Back Thru The FutureImage Credit to https://dshs.texas.gov/coronavirus/

is taking steps to determine potential effects of an outbreak such as COVID-19.  Presently we foresee no impact to our services, nevertheless we wanted to provide some detail regarding our preparedness should this situation change.

BTTF has a robust and comprehensive business continuity program including customer servicing continuation plans and multiple geographically diverse data backups.

Specific to COVID-19, we have identified three points of preparedness that are key to ensuring continued servicing and support:

  • Impact to Operations and Systems– is there a potential of impact to our customer service provision operations and data?
  • Impact to Offices – should our operating locations be affected, what is our response?
  • Impact to Employees – are we prepared should there be impact to the individuals responsible for delivering service to our customers?

While the following are only high-level efforts in each of these areas, we provide this information as an assurance of our preparedness and commitment to continuance of your service.

Impact to Operations and Systems
Although we foresee no interruption to our operations and systems as they are presently run, we have considered disruption to general operations and systems. Preparedness in this area include plans for alternate scheduling plans for scheduled clients, modified routes based on infrastructure changes, and testing all redundant equipment. Both BTTF and client data have various off site, cloud based, backups that are hosted by unrelated entities.

Impact to Offices
Part of our continuation plan accounts for a total loss to our center of operation to any foreseen or unforeseen event. In such an event, all our operations can be performed and managed remotely. We also have alternate locations for processing equipment and performing data destruction services.

Impact to Employees
Employees are any company’s most valuable asset and we’re no exception. All employees responsible for managing our services have access to needed resources to take action from home or the office. Most of our team is cross trained, which allows greater flexibility in times of need.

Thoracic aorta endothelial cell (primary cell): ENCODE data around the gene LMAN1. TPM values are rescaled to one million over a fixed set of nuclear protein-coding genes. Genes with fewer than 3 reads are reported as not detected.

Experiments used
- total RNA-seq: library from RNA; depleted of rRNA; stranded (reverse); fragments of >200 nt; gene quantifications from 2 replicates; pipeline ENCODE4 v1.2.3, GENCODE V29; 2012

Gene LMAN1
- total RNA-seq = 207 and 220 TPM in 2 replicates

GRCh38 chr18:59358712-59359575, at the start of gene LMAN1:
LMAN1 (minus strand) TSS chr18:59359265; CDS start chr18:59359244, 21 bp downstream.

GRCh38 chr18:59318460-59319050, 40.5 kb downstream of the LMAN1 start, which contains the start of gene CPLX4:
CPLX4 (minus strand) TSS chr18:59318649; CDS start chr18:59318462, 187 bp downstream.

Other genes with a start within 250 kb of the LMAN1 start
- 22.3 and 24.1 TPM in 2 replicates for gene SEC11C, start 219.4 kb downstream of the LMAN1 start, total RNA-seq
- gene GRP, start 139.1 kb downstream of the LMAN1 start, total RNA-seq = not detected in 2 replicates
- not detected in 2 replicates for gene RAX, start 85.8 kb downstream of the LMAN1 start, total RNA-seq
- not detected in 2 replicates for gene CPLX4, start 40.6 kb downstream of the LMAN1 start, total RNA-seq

Like any else, we hope to never have the need to put any of these plans into effect, but we stand ready to do so at a moment’s notice.


What actions can you take to mitigate risk at your organization?

·         Familiarize yourself with your company’s business continuity program before a need to implement it arises

·         Develop your own plan to ensure that you and your family are least affected by disruptions to your services such as internet, power, etc.

·         Anticipate disruptions and work towards preventing them whenever possible


What actions should I do to protect myself and others?


The most common way for this disease to spread is from a person touching a surface that has been infected through a sneeze or cough from a carrier, and then the person touches their eyes, nose, or mouth. That’s all it takes.

  • Be mindful of what you touch all day. If you press elevator or atm buttons, use a knuckle instead of a fingertip, while on escalator stairs try to avoid touching the handrail.
  • Avoid touching the eyes, nose and mouth and if you have touched something in public, do not touch your face at any time until you have a chance to wash your hands or use hand sanitizer.
  • When washing, wet your hands with clean water, lather soap on every surface, scrub your hands together for at least 20 seconds, and rinse before drying. Just how long is 20 seconds? Humming the ‘happy birthday’ song from beginning to end twice.
  • Clean high touch surfaces in your home every day with a solution of half rubbing alcohol and half water.
  • Clean your mobile phone daily. Most people are touching their phones hundreds of times daily, making it ripe for harboring the coronavirus.
  • Stay away from people you know are sick and stay away from someone who is coughing or sneezing near you.
  • Stay home when you are sick.
  • If you cough, cover your mouth and nose with a tissue, then throw it in the trash. If no tissues are available, sneeze into your arm and wash as soon as possible.
  • Clean and disinfect frequently touched objects and surfaces using a regular household wipe or cleaning spray.

Should I wear a mask to protect myself?


Health experts recommend against using a mask. Most people have been using surgical masks which do nothing to protect the wearer from airborne viruses. These types of masks are more designed to prevent the wearer from spreading what they have.


There is one type of mask that is more suitable for protection, the N95 mask, which is named so because it can filter out 95% of airborne particles, but even these are not foolproof and must often be fitted properly to offer the desired protection. The CDC does not recommend wearing an N95 mask unless you’ve been trained in how to use it.


Stockpile stuff for your home

Experts suggest stocking a 30-day supply of any needed prescriptions, and you should consider doing the same for your household items like staple foods, laundry detergents, and diapers, if you have small children. Remember alcohol is a good disinfectant for the coronavirus so make sure to keep surfaces in your house clean.


What if you get sick?


The WHO recommends that if you feel sick, you should stay home. If you have a fever, cough, and difficulty breathing, seek medical attention and call in advance to let them know your symptoms and that you are coming. Follow the directions of your local health authority.